FTN

face the nation logo, 2009 CBS

BOB SCHIEFFER, Chief Washington Correspondent: Today on Face the Nation, is Osama bin Laden still alive? We'll talk to the Secretary of Defense Donald Rumsfeld about that and the war against terrorism.

There are new reports today that Osama bin Laden is alive in the remote mountain region between Afghanistan and Pakistan. And what about Saddam Hussein? Is the U.S. military already stretched so far that we couldn't launch a successful attack against him even if we wanted to? These are the questions for the secretary of defense.

Gloria Borger will be here, and I'll have a final word on Danny Pearl. But first, Secretary of Defense Donald Rumsfeld on Face the Nation.

ANNOUNCER: Face the Nation, with Chief Washington correspondent Bob Schieffer.

And now from CBS News in Washington, Bob Schieffer.

SCHIEFFER: And good morning again. The secretary of defense is with us in the studio.

Mr. Secretary, thank you so much for coming.

DONALD RUMSFELD, Secretary of Defense: Yes, indeed.

SCHIEFFER: You're as aware as we are of these reports now being published that Osama bin Laden may be alive and living somewhere along the Pakistani border. What can you tell us?

RUMSFELD: Not much. We see so much intelligence information, and it's snippets of this and snippets of that and speculation about this and theories about that.

What we do know is there has not been any recent evidence that he's alive. That does not mean he's not alive. It simply means that we don't have evidence that he is or isn't. And what we'll learn over time remains to be seen.

I think it's important to recognize that the Department of Defense is clearly looking for him. We're hard at it, and it's important that we find him, and we will find him eventually.

But we're really organized and trained and equipped to fight armies and navies and air forces. We're not organized to do manhunts. That's a law-enforcement-type thing.

So we're trying to figure out different ways of doing it and gathering intelligence and getting a lot of cooperation from other people, other countries. And we'll keep at it until we find him.

GLORIA BORGER, U.S. News & World Report: Mr. Secretary, a senior administration official told the New York Times that the United States has probably gotten about one-third of the core leadership of Al Qaeda. Is that your estimate right now?

RUMSFELD: Well, we keep track of the top 20 or 25 or 30 of these Al Qaeda and Taliban people and some related organizations. And we try to categorize them: Do we know they're killed and dead, gone? Do we know they're possibly dead? Do we know we've captured them and have them in hand? Are they alive and uncaptured?

And we look at this every day, and it changes from time to time. People move from category to category. But we've got a number in captivity, and we have a number that we're quite sure re dead. And clearly, there are more that we're still looking for.

SCHIEFFER: Well, what would you say the state of Al Qaeda is right now? Have you broken its back? Is it still a viable force?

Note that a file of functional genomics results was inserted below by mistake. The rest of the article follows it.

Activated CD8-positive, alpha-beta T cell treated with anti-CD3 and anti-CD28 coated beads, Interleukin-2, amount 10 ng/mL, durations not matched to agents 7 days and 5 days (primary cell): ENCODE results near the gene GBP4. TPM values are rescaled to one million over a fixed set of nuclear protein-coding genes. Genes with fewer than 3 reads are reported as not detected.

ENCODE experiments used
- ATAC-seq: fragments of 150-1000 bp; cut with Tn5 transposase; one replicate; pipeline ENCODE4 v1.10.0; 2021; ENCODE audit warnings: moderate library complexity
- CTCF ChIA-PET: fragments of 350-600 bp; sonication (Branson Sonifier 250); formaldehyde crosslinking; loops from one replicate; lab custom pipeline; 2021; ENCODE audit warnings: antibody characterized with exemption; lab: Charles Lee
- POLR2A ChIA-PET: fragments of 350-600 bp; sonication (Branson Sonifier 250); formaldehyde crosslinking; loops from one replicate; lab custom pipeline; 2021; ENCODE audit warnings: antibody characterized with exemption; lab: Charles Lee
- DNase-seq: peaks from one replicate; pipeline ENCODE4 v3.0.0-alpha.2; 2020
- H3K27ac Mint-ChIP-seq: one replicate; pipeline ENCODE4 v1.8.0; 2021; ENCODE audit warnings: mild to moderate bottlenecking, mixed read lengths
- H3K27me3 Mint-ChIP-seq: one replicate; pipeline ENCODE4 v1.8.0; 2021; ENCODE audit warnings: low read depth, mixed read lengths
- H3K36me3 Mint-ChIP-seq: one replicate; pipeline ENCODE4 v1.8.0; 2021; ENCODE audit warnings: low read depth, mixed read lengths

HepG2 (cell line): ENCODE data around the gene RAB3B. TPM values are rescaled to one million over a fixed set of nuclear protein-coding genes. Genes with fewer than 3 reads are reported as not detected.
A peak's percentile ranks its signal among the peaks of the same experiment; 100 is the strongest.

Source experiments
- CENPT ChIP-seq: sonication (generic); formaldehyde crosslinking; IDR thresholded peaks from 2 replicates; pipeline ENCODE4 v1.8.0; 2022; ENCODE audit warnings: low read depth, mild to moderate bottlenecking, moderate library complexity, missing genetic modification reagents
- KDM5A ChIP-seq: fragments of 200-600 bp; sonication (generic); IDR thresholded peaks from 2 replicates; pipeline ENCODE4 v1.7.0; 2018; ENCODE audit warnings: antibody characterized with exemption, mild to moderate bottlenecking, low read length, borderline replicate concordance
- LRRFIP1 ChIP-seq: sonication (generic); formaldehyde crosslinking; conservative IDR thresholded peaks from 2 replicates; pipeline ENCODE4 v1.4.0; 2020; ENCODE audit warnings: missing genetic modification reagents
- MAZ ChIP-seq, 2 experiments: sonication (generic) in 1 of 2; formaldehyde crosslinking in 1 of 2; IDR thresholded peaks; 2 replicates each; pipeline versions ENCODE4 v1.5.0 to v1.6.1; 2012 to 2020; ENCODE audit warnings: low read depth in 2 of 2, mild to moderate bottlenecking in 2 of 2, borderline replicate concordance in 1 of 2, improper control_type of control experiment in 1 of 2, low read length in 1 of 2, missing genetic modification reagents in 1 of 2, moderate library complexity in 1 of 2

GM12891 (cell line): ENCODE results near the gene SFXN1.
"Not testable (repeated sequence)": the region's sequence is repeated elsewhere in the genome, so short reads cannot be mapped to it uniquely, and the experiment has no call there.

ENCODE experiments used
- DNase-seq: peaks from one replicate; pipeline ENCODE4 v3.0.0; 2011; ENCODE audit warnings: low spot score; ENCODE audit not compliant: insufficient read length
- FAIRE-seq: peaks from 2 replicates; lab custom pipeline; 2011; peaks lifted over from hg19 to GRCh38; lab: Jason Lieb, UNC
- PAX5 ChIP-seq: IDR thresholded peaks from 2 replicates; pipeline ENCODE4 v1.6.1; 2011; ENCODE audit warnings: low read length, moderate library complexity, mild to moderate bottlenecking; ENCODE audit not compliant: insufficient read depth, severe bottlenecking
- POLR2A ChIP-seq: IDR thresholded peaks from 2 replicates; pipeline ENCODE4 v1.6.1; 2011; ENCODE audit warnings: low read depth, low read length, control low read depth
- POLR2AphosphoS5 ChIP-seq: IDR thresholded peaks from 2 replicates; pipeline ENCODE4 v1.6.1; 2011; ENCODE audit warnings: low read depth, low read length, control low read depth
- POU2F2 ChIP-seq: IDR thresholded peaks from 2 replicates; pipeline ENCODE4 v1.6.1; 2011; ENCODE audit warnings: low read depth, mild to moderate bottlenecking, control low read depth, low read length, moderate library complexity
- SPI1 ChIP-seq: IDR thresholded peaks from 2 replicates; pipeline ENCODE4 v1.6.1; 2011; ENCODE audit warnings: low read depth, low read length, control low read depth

RUMSFELD: It is not knowable, because the manifestations that we'll find, eventually, as to whether or not they're active or inactive, will be additional terrorist activities.

And what we do know is there have not been many in recent weeks. It suggests to me that they're on the run.

We know that there were thousands and thousands of these people trained and trained very well to kill people, to kill innocent people, to engage in terrorist acts around the world in a lot of countries.

So to suggest that they're defeated would be wrong; they're not. Are they having trouble raising money? Yes. Are they having trouble transferring money? Yes. Are they having trouble communicating? To some extent, yes, we believe, certainly more trouble than they used to. They had free play. Are countries a little more careful about whether or not they want to provide haven for them? You bet your life they're more careful.

BORGER: Do you see a link between Al Qaeda and the murder of Wall Street Journal reporter Danny Pearl?

RUMSFELD: There is speculation that that might be the case.

BORGER: Do you think so?

RUMSFELD: That is a matter that needs to be carefully looked at before charges and allegations are made. But I have seen snippets that suggest that that's the case.

BORGER: So if there were a link, would the United States retaliate in any way?

RUMSFELD: You know, we're not into the retaliation or the retribution business.

Our goal is to defend our country.

And to do that, we have to go after terrorists. Some people think of that as retaliation. I don't. I think of it as self-defense. If we've got terrorist networks out there and people that are killing people, innocent people, we simply have to go find them and run them to ground and see that justice is done.

SCHIEFFER: Well, Mr. Secretary, what do you think this was about? How do you think the people were who pulled this off? What were they trying to do?

I mean, there's been one report that perhaps it was disgruntled Pakistani intelligence agents who may have been ousted by President Musharraf of Pakistan.

Do you have any theory of what caused this and why it happened?

RUMSFELD: I don't. I saw what everyone else saw. We saw a well-planned, well-executed taking of a hostage; the use of television to dramatize it and to show the world how successful they were that they tricked him and carefully planned and executed that.